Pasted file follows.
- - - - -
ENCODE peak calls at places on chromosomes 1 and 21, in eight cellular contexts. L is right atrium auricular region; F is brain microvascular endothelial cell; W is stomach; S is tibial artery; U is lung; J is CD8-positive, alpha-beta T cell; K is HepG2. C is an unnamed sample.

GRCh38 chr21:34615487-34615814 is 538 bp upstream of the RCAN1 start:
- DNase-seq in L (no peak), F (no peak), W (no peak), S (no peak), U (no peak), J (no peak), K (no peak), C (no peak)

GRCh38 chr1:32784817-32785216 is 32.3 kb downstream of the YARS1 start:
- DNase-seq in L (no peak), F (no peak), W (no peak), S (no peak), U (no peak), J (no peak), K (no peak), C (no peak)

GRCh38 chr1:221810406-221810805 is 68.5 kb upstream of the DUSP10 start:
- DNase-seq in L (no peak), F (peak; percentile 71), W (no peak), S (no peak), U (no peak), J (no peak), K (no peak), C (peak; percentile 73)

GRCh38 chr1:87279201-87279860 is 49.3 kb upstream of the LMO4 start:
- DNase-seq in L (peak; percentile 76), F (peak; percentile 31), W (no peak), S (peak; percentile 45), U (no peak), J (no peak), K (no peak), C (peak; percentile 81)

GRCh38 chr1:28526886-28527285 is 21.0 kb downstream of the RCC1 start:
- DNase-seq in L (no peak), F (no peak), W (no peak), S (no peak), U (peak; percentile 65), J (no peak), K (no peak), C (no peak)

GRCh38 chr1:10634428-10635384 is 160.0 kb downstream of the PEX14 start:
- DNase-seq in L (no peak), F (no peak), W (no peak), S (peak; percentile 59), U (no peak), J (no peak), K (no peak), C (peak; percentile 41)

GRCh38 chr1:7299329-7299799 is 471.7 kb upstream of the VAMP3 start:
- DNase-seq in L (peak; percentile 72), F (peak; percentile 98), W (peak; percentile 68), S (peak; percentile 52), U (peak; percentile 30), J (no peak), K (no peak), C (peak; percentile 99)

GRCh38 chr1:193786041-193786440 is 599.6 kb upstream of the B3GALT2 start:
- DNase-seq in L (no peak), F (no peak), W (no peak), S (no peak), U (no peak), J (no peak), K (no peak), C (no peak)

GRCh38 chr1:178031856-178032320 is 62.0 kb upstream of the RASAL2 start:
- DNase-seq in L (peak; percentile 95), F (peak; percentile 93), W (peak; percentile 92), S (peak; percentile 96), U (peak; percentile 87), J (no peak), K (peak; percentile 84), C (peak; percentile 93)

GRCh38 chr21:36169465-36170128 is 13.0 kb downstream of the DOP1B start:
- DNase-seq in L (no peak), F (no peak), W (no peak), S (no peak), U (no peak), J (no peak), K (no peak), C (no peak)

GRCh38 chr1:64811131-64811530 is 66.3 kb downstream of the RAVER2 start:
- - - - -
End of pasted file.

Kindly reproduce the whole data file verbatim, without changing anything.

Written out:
ENCODE peak calls at places on chromosomes 1 and 21, in eight cellular contexts. L is right atrium auricular region; F is brain microvascular endothelial cell; W is stomach; S is tibial artery; U is lung; J is CD8-positive, alpha-beta T cell; K is HepG2. C is an unnamed sample.

GRCh38 chr21:34615487-34615814 is 538 bp upstream of the RCAN1 start:
- DNase-seq in L (no peak), F (no peak), W (no peak), S (no peak), U (no peak), J (no peak), K (no peak), C (no peak)

GRCh38 chr1:32784817-32785216 is 32.3 kb downstream of the YARS1 start:
- DNase-seq in L (no peak), F (no peak), W (no peak), S (no peak), U (no peak), J (no peak), K (no peak), C (no peak)

GRCh38 chr1:221810406-221810805 is 68.5 kb upstream of the DUSP10 start:
- DNase-seq in L (no peak), F (peak; percentile 71), W (no peak), S (no peak), U (no peak), J (no peak), K (no peak), C (peak; percentile 73)

GRCh38 chr1:87279201-87279860 is 49.3 kb upstream of the LMO4 start:
- DNase-seq in L (peak; percentile 76), F (peak; percentile 31), W (no peak), S (peak; percentile 45), U (no peak), J (no peak), K (no peak), C (peak; percentile 81)

GRCh38 chr1:28526886-28527285 is 21.0 kb downstream of the RCC1 start:
- DNase-seq in L (no peak), F (no peak), W (no peak), S (no peak), U (peak; percentile 65), J (no peak), K (no peak), C (no peak)

GRCh38 chr1:10634428-10635384 is 160.0 kb downstream of the PEX14 start:
- DNase-seq in L (no peak), F (no peak), W (no peak), S (peak; percentile 59), U (no peak), J (no peak), K (no peak), C (peak; percentile 41)

GRCh38 chr1:7299329-7299799 is 471.7 kb upstream of the VAMP3 start:
- DNase-seq in L (peak; percentile 72), F (peak; percentile 98), W (peak; percentile 68), S (peak; percentile 52), U (peak; percentile 30), J (no peak), K (no peak), C (peak; percentile 99)

GRCh38 chr1:193786041-193786440 is 599.6 kb upstream of the B3GALT2 start:
- DNase-seq in L (no peak), F (no peak), W (no peak), S (no peak), U (no peak), J (no peak), K (no peak), C (no peak)

GRCh38 chr1:178031856-178032320 is 62.0 kb upstream of the RASAL2 start:
- DNase-seq in L (peak; percentile 95), F (peak; percentile 93), W (peak; percentile 92), S (peak; percentile 96), U (peak; percentile 87), J (no peak), K (peak; percentile 84), C (peak; percentile 93)

GRCh38 chr21:36169465-36170128 is 13.0 kb downstream of the DOP1B start:
- DNase-seq in L (no peak), F (no peak), W (no peak), S (no peak), U (no peak), J (no peak), K (no peak), C (no peak)

GRCh38 chr1:64811131-64811530 is 66.3 kb downstream of the RAVER2 start: